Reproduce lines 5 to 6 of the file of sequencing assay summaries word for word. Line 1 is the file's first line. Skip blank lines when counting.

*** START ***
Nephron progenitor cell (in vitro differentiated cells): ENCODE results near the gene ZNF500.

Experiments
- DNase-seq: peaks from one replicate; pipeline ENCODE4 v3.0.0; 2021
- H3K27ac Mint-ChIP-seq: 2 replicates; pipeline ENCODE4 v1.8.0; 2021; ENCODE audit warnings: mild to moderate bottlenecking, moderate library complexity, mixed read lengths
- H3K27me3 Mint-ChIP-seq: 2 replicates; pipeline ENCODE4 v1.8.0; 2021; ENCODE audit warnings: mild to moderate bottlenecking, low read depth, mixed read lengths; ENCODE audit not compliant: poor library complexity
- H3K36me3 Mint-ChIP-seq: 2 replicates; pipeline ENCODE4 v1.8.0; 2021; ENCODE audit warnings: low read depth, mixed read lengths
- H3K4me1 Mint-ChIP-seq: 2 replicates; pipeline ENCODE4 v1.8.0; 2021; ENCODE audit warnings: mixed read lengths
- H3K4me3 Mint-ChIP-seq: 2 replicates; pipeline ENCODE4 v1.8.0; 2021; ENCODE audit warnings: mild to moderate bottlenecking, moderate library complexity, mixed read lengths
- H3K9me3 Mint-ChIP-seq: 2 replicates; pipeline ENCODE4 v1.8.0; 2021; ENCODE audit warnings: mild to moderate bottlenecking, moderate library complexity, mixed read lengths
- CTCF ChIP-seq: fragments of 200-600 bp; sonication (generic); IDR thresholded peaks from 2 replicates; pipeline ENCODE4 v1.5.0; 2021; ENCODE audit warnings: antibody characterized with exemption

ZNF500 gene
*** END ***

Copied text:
- H3K27me3 Mint-ChIP-seq: 2 replicates; pipeline ENCODE4 v1.8.0; 2021; ENCODE audit warnings: mild to moderate bottlenecking, low read depth, mixed read lengths; ENCODE audit not compliant: poor library complexity
- H3K36me3 Mint-ChIP-seq: 2 replicates; pipeline ENCODE4 v1.8.0; 2021; ENCODE audit warnings: low read depth, mixed read lengths